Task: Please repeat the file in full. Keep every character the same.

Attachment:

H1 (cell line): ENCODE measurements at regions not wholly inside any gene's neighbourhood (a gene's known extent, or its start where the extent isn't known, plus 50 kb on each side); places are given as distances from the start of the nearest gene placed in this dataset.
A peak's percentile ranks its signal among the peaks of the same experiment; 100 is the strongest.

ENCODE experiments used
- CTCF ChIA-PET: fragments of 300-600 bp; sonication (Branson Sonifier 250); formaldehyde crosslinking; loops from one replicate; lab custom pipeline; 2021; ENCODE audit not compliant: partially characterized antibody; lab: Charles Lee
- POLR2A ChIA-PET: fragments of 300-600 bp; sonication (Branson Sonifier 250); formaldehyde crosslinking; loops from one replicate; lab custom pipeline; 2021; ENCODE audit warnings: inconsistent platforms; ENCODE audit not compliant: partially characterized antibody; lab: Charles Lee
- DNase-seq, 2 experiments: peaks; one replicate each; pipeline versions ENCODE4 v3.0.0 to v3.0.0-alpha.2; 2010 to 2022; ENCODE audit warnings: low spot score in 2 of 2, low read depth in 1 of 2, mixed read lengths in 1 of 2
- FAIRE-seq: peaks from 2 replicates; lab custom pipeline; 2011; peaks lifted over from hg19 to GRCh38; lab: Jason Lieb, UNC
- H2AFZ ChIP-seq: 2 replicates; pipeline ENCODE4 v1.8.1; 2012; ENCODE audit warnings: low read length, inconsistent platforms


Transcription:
H1 (cell line): ENCODE measurements at regions not wholly inside any gene's neighbourhood (a gene's known extent, or its start where the extent isn't known, plus 50 kb on each side); places are given as distances from the start of the nearest gene placed in this dataset.
A peak's percentile ranks its signal among the peaks of the same experiment; 100 is the strongest.

ENCODE experiments used
- CTCF ChIA-PET: fragments of 300-600 bp; sonication (Branson Sonifier 250); formaldehyde crosslinking; loops from one replicate; lab custom pipeline; 2021; ENCODE audit not compliant: partially characterized antibody; lab: Charles Lee
- POLR2A ChIA-PET: fragments of 300-600 bp; sonication (Branson Sonifier 250); formaldehyde crosslinking; loops from one replicate; lab custom pipeline; 2021; ENCODE audit warnings: inconsistent platforms; ENCODE audit not compliant: partially characterized antibody; lab: Charles Lee
- DNase-seq, 2 experiments: peaks; one replicate each; pipeline versions ENCODE4 v3.0.0 to v3.0.0-alpha.2; 2010 to 2022; ENCODE audit warnings: low spot score in 2 of 2, low read depth in 1 of 2, mixed read lengths in 1 of 2
- FAIRE-seq: peaks from 2 replicates; lab custom pipeline; 2011; peaks lifted over from hg19 to GRCh38; lab: Jason Lieb, UNC
- H2AFZ ChIP-seq: 2 replicates; pipeline ENCODE4 v1.8.1; 2012; ENCODE audit warnings: low read length, inconsistent platforms